great-wall

Bucket List: Hiking the Great Wall

A dream of mine for years has been to visit the Great Wall of China. I didn’t want to just show up and snap a photo however, I always envisioned hiking along the wall into the ruined sections, away from the tourist hustle. I finally got my chance this year and it was as incredible as I imagined. We hiked only 15km of the 21,000km wall but it was one of the most incredible experiences I have ever had.

We started our journey in Mutianyu, a section that is popular with day trippers from Beijing, then journeyed towards the village of Xizhazi. As expected the wall was busy with tourists but it was still worth seeing the beautifully restored section of the wall.

We started at tower 5 via cable car up and then hiked west along the wall to the end of the tourist section at tower 21. The day was slightly rainy and the low hanging clouds in the surrounding mountains look mystic and beautiful as the wall snaked away into the distance.

After a short lunch break and photo-stop at tower 21, we hopped the barrier and continued into the ruined section of the wall. It was much more littered and damaged than the previous section. There was evidence of people sleeping or cooking meals along the wall, and the surfaces all became more rugged and uneven. We continued on and the mist gradually drifted up around us, obscuring our views.

We met our guide a ways along and he walked with us into the overgrown and crumbling next section. We had to bushwhack through stretches where the vegetation almost completely engulfed the wall, as it continued to twist and turn across the mountains. In some sections, we had to climb off the wall and join it again when it was more stable or use our hands to scramble up steeper slopes.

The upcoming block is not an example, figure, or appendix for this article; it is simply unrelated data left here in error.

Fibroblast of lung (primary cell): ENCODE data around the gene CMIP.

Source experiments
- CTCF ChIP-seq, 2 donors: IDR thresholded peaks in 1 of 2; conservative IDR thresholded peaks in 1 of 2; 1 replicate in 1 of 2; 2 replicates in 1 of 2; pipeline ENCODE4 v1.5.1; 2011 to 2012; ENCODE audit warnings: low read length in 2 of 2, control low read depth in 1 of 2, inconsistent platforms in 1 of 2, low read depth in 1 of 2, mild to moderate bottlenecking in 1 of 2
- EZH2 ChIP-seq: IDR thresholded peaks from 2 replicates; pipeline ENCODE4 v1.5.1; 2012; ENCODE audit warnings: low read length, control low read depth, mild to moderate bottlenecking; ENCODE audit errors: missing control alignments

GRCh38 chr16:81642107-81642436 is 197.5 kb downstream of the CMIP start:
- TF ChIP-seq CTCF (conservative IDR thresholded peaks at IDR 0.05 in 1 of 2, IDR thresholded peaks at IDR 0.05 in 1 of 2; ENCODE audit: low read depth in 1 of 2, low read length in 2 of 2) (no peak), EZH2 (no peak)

We eventually reached a tower where some locals were having a fire and cooking lunch, and from that point, the wall became too degraded to continue. We climbed down off the wall via a wooden ladder and then walked down a jungle pathway for several km to a small village to spend the night. From our guest house, you could see long sections of the wall impossibly hugging the top of steep mountain tops all around us. We were on the outside of the wall now but it seemed to almost totally surround us in every direction.

In the morning our guide took us back to begin our next hike from a different section. We steadily climbed up through thick jungle until the wall was suddenly above us. There was a stretch of wall that had collapsed, making it accessible to us and we carefully scrambled over the rubble and climbed back onto the wall again. After scrambling up a very steep section, we again found ourselves on a high mountain with a brilliant view in all directions. The day was clear and crisp and you could see the valley stretch into the distance on both sides with the wall, twisting around every mountain peak as far as you could see. It was like something out of a dream, and not a single tourist in sight.

To see the wall is an amazing thing, but to experience a silent moment on an ancient and crumbling section among mountain tops, is priceless. If you make the journey to China make sure you take the time to really experience the wall, it will leave you breathless. The grandeur, length and sheer impossibility of it truly makes it a world wonder.

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